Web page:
I don’t tend to talk about politics, perhaps because I am aware that, unlike most of the British population, I am infinitely more suspicious of members of the British army than I am of Muslims. I wasn’t brought up to be patriotic, and I have no inner conviction that ‘my country’ is superior to all others, or that it is inherently ‘mine’ and therefore to be protected against all outsiders. Partly because the latter attitude is entirely illogical: the entire history of the population and settlement of the British Isles is a story of immigration and the mingling of cultures, so why have we suddenly decided that this is a negative thing, something that we should (and can) prevent? But I am becoming increasingly aware that this is an unusual attitude: when even the leader of the Labour party is saying that immigration needs to be controlled, you realise that there isn’t an awful lot of hope for a rational approach to this question.
It is, of course, an issue of British hypocrisy. Freedom of movement across the EU is something that we take for granted, an inherent right. We just don’t want to reciprocate by receiving people from the other 27 countries. We retire en masse to the Dordogne and the Costa Blanca, using services but without registering as residents and exploiting the tax system. We don’t bother to learn foreign languages, we demand baked beans, bacon and sliced white bread. We are loud and obnoxious and drink too much, and yet maintain that air of not-so-quiet superiority, and we wonder why we aren’t more popular with our neighbours.
I recently read an article in a French magazine about David Cameron’s recent sulk about the EU and promise of a referendum. The French, understandably, are slightly baffled by why anyone would want to leave. After all, there are countries that have been clamouring to join for years. What are the British playing at? I can’t say that I understand the economic logic behind an exit, or not, but what I will say is that I am inherently sceptical of the right-wing press and its screaming protests that ‘Brussels controls us all’ and ‘We’re not even European’. Because, for a start, one quick glance at a map will show the geographical inescapability that yes, in fact, we are. I mean, we even have a train connecting us to France.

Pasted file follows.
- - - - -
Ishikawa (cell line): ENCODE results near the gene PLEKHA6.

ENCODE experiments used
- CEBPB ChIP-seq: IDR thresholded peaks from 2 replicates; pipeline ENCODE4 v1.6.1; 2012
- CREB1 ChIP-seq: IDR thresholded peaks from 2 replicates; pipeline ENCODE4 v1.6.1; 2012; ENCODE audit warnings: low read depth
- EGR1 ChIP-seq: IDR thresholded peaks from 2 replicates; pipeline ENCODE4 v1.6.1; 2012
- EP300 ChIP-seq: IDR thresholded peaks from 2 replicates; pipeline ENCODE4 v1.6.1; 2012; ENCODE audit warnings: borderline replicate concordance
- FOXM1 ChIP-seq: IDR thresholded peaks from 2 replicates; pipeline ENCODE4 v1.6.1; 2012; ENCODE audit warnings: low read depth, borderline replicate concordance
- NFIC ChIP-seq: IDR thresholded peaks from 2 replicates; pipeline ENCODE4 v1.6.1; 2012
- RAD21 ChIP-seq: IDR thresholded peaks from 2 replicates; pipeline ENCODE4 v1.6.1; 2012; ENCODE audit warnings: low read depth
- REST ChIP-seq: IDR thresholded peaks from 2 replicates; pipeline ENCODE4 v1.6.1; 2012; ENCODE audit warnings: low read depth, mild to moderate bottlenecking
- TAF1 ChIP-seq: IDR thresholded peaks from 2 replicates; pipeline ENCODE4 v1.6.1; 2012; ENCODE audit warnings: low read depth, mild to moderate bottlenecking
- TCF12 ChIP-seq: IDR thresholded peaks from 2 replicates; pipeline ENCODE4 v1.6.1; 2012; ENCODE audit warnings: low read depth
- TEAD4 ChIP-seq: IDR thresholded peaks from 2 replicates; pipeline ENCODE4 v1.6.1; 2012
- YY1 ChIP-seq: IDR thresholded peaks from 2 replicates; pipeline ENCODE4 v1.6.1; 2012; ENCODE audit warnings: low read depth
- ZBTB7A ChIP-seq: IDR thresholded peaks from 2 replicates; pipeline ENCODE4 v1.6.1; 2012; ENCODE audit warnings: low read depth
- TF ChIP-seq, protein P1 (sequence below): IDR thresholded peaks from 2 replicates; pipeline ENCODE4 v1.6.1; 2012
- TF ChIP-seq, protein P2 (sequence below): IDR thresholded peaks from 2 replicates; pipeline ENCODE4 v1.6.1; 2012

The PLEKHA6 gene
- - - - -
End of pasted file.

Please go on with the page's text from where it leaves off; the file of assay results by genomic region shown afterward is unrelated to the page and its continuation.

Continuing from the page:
There are countries in the world whose geograhical position makes their political or cultural isolation logical. In South America, I was told time and again that children learn English so that they can go to work in the US. No-one speaks French or German because, well, what would be the point? The continent is dominated by Spanish speakers, with Brazil as a Lusophone representative. This is not the case in Britain: budget airlines, a high speed train and some surprisingly efficient ferries link us to what is perhaps the world’s most linguistically and culturally diverse continent. And yet instead of being proud of that, and of our privileged position as a member of this exclusive organisation (and yes, we forget that we had to try pretty hard to get into it in the first place), we continually turn our back on the countries with whom we share centuries of cultural heritage and history.
I don’t really want to end on a negative note, because that’s not my experience of Europe. I am the Englishwoman in France, and as I curl up on the sofa in an Oxford t-shirt to read Cyrano de Bergerac or discuss the odd Gallic fascination with Midsomer Murders (they call it Inspecteur Barnaby, which sounds even more ridiculous than you think in a French accent), debate whether to say ‘Hola’ or ‘Bonjour’ to the woman in the ticket office for the Hendaye-San Sebastian train, or watch an interview with General Pinochet and a documentary on the Sagrada Familia, both subtitled in French, I am thankful to be able to dip a toe into this diversity. Our British identity is formed by contact with and opposition to that which surrounds us, and, lest we ever forget, here is a short reminder…